|Taken from Longmire Does Romance|
I don't know what the male experience is around romance books. All I know is that as a female reader it was something I was steered towards. In my local library as soon as I got my adult card I was shepherded to the young adult section and there could be found emissaries of the Point Romance collection. These would help you take your first, tentative steps into the world of romance with boys who were handsome but perhaps built like action man in the underpant department because of the lack of action in the storyline beyond a few kisses. Forever by Judy Blume was a rite of passage at my secondary school but I don't think it comfortably sits in the area of romance as it portrayed sex in a real way - no shuddering rainbows and exploding wonder just a penis named Ralph and initial uncomfortable coitus. I can't recall a romance book I've read where any alpha male named his genitals. When I went on holiday in the UK as a teen, the kind of books available in small holiday shops that smelled of sand and old seawater there seemed to be only two types of book on sale - Manly War/ Western and Womanly Womance. In those primitive pre-kindle days when I was desperate to read anything I did buy a few womances. And worse, much, much worse - I even liked some of them!
Why worse? Well, romance is pretty much the most denigrated genre out there. Men are disparaging of it; some women are scathing about it. There's this idea of the archetypal romance reader as being a pathetic, lovelorn, low intelligence character completely out of touch with reality and pitiable as a result.
|Daisy. sister of Hyacinth in the TV show Keeping Up Appearances, usually pictured with a Mills & Boon in one hand while her slob of a husband Onslow mooched about somewhere in the background.|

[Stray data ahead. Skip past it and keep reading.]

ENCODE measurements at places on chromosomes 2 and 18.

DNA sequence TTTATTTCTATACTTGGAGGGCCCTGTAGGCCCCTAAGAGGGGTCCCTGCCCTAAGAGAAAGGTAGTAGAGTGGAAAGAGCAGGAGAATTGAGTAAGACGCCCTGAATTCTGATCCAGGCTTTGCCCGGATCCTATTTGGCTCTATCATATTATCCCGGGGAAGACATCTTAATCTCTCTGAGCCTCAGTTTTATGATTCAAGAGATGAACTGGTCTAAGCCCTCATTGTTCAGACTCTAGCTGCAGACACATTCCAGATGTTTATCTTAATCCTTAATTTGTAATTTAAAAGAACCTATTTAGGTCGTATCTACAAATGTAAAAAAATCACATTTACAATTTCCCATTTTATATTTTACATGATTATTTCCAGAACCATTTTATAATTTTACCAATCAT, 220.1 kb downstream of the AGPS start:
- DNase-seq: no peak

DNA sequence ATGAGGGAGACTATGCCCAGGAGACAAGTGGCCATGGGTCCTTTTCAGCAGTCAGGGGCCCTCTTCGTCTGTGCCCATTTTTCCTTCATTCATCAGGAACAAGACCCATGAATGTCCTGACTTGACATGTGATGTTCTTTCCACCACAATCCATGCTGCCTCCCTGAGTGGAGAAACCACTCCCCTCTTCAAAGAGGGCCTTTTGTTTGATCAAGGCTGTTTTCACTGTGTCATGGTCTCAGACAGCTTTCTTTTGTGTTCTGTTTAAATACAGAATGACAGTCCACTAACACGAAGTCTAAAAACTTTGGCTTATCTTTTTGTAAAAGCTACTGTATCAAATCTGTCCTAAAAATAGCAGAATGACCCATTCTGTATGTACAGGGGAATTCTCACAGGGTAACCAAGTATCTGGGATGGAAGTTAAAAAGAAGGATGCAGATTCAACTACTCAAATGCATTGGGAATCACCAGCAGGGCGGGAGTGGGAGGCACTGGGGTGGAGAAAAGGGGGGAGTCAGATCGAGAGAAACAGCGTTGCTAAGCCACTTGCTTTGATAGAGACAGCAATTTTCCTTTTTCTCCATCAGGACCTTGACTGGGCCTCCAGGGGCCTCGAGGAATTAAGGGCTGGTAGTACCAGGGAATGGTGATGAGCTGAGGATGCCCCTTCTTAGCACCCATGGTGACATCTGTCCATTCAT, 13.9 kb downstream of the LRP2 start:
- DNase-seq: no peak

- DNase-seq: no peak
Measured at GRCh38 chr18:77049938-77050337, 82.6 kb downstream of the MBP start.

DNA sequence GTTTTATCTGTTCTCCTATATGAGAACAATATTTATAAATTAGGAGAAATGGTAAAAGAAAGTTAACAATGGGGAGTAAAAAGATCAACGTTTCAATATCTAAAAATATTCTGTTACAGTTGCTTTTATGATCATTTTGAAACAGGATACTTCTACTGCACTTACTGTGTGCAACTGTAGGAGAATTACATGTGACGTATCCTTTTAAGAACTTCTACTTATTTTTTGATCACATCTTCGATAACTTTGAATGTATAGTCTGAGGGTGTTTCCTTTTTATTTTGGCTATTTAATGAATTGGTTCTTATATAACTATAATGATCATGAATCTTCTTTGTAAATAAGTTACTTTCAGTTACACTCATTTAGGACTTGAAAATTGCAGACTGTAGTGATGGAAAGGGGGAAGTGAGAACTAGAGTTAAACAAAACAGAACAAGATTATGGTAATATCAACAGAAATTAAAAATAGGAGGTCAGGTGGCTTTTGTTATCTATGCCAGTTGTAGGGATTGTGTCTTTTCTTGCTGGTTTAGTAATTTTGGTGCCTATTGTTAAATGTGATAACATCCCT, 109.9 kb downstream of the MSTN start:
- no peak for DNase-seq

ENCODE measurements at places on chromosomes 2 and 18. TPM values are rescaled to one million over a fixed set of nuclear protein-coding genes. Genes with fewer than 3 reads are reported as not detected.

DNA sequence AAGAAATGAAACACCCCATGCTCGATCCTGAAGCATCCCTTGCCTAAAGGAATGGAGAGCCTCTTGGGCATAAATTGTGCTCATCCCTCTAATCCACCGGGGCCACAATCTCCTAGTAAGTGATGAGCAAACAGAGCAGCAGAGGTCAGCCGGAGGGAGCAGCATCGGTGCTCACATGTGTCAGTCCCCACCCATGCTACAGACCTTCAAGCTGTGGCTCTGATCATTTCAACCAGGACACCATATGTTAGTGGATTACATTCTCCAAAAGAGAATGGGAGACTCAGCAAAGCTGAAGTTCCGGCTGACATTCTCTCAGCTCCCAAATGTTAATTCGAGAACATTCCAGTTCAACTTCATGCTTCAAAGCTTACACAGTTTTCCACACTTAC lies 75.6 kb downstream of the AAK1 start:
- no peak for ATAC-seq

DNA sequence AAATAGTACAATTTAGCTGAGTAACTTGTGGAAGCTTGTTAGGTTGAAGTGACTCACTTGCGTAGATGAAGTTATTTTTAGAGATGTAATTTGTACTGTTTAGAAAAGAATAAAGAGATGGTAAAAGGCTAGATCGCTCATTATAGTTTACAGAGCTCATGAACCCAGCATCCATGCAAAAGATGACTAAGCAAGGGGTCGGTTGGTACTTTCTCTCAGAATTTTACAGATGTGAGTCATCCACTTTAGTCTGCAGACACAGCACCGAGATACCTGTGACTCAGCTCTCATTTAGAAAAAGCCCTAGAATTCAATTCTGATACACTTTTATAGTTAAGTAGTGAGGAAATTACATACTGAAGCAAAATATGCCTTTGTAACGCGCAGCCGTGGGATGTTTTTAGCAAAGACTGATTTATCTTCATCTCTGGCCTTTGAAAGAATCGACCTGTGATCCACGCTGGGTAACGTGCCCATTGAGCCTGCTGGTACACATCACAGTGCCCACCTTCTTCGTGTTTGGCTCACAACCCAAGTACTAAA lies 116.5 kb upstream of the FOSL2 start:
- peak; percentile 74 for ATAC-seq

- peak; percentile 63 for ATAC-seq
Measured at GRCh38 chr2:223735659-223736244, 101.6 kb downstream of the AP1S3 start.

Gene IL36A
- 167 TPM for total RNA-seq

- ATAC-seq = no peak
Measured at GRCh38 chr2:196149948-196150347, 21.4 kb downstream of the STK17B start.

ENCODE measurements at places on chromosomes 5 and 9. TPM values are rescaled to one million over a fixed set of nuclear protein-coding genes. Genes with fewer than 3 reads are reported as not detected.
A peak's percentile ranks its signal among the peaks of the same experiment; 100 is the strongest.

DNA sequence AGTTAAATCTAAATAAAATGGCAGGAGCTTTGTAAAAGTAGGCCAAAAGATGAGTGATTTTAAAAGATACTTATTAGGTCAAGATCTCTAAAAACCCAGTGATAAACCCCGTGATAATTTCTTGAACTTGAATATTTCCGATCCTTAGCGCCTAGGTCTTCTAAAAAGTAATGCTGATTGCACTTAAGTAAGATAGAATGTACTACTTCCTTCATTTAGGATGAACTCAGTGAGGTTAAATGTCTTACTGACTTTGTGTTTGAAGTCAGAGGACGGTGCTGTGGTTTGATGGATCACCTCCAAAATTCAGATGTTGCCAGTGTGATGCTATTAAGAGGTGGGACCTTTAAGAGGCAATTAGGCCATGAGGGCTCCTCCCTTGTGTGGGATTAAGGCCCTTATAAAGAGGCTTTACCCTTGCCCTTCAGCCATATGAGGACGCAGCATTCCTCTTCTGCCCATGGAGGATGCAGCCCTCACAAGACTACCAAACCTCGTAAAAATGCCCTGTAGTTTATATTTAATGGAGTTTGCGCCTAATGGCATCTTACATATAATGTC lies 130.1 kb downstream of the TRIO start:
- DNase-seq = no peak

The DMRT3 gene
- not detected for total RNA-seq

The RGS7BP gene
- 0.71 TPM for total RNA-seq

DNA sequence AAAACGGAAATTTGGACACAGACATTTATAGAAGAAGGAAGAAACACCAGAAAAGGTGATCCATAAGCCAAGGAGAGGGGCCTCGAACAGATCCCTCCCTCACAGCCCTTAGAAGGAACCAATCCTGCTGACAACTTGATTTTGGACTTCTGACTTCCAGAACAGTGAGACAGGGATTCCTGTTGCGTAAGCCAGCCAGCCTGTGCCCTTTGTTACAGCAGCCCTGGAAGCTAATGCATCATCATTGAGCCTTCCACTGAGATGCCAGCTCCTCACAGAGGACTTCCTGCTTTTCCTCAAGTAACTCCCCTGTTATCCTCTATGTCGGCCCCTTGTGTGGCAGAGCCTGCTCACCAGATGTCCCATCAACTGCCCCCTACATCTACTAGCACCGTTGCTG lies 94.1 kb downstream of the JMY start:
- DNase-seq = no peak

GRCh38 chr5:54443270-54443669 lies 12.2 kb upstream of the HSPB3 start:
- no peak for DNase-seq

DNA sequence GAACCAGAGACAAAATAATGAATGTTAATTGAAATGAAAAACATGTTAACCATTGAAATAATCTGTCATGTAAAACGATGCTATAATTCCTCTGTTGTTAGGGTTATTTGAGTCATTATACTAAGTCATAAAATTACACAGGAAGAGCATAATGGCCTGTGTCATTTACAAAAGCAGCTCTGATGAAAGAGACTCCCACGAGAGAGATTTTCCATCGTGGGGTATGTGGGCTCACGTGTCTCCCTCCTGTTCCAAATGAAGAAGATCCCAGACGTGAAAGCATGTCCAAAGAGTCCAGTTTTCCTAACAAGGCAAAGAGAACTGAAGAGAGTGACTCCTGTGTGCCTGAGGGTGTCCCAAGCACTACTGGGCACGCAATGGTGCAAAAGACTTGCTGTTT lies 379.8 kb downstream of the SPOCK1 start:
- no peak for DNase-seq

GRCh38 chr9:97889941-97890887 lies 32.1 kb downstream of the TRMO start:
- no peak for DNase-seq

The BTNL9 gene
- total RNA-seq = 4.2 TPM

I wonder if this plays in to some patriarchal concept of old which dictated that women were of such flimsy intellects that they would absorb the content of what they were reading as fact rather than fiction. I worked in a library from my mid-teens to my early twenties and the majority of women who borrowed romance were late thirties to fifties, had at least one child and were no doubt fully aware of the fictional nature of what they were reading. One woman had problems with sleeping and said that romance was the only thing she could read in those interminable hours when she could't close her eyes. A lecturer at university referred to books like Mills & Boon as bubblegum for the brain.
I've heard of people drawing parallels between romance and junk food but I think junk food is too harsh a term. Let's compare it to chocolate instead. You would be unlikely to want to have your entire diet made up of chocolate but it's a treat and comforting and exactly what you need when enjoyed in moderation. I think romance fulfills that function for many.
A fact about romance that I think a lot of its detractors don't take on board is how funny it can be. Laugh out loud funny in parts. Perhaps the author wasn't intending that but sometimes that's what happens. When a hero comes from uber-romance land and has every masculine cliche going wrapped up in his bulging (sometimes scantily clad) package, the occasional giggle is bound to come up. Amongst other things.
There's a blog called Smart Bitches, Trashy Books - the tagline is 'all of the romance, none of the bullshit'. They review all manner of books that come under the incredibly broad umbrella of romance - paranormal, historical, modern, urban fantasy, BDSM and so on, Films and audiobooks are also reviewed. They've even done a recent one about the Outlander series inspired Cookbook.
|Smart Bitches, Fantastic Eyewear|
I haven't read mainstream romance in ages but I do like me a good paranormal or urban fantasy book from time to time. The female leads don't tend to be doormats and the males tend to be werewolves, vampires, super-powered humans who take the alpha male thing to new extremes.
|You earned it - another Longmire :)|